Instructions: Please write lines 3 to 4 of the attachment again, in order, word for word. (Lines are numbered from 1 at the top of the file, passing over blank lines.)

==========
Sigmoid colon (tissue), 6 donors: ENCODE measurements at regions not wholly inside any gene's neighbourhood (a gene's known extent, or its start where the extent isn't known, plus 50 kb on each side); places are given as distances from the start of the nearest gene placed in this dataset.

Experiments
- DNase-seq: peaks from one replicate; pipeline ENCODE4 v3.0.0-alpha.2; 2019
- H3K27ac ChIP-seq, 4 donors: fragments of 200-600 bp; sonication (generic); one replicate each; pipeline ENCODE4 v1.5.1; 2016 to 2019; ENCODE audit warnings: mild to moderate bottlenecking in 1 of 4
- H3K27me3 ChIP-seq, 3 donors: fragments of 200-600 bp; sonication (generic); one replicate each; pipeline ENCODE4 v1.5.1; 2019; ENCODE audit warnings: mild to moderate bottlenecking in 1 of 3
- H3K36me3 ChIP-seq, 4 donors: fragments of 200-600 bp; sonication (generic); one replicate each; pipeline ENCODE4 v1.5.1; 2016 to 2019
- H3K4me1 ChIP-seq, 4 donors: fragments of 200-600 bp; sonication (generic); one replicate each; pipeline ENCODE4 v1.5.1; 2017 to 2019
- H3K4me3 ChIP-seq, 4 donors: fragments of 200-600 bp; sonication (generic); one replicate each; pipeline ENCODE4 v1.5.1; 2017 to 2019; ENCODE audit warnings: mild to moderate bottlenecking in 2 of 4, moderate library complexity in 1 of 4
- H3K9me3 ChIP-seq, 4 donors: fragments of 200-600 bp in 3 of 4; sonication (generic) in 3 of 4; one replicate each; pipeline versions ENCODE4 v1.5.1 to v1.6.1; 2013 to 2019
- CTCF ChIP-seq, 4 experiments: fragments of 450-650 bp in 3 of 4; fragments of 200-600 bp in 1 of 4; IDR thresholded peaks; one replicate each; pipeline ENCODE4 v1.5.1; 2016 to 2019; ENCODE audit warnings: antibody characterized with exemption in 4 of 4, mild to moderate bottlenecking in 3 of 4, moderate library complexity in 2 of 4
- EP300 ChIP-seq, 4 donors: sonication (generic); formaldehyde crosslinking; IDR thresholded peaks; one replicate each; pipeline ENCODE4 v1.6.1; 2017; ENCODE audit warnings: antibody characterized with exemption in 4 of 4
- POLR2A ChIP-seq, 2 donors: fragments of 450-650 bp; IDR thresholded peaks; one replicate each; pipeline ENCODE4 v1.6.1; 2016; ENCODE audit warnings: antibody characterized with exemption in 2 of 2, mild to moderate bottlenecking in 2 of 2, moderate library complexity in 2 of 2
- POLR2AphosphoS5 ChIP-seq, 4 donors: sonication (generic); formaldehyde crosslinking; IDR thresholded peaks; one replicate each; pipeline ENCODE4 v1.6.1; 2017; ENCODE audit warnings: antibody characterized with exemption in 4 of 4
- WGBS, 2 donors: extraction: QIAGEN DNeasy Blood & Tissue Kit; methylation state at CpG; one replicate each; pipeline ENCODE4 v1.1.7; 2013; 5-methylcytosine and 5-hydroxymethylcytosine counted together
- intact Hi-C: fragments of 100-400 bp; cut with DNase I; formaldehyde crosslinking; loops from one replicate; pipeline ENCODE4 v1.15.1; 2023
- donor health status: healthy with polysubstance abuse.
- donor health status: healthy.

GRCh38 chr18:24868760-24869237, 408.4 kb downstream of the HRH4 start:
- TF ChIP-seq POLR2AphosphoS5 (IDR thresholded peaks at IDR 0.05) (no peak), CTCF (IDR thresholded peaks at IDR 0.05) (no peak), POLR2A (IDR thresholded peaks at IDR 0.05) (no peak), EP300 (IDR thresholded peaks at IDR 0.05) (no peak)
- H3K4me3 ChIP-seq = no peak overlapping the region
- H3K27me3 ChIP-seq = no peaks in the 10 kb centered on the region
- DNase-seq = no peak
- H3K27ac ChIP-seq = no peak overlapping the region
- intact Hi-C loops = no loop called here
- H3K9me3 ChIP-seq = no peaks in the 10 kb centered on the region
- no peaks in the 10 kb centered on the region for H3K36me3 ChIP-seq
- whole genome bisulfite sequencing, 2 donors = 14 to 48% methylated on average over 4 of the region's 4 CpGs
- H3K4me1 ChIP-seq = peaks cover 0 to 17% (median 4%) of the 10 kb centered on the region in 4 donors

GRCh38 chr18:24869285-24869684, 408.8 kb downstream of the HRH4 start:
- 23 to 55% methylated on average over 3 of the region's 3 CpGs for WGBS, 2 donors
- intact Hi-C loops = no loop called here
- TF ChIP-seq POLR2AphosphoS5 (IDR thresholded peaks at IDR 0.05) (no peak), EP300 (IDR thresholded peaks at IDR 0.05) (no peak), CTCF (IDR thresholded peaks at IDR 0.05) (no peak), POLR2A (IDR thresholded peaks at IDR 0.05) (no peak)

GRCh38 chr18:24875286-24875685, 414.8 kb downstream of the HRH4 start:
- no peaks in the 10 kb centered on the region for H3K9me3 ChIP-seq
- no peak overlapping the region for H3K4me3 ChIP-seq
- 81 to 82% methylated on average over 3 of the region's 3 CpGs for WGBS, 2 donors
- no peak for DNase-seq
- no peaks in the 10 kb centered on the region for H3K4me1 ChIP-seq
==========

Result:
- DNase-seq: peaks from one replicate; pipeline ENCODE4 v3.0.0-alpha.2; 2019
- H3K27ac ChIP-seq, 4 donors: fragments of 200-600 bp; sonication (generic); one replicate each; pipeline ENCODE4 v1.5.1; 2016 to 2019; ENCODE audit warnings: mild to moderate bottlenecking in 1 of 4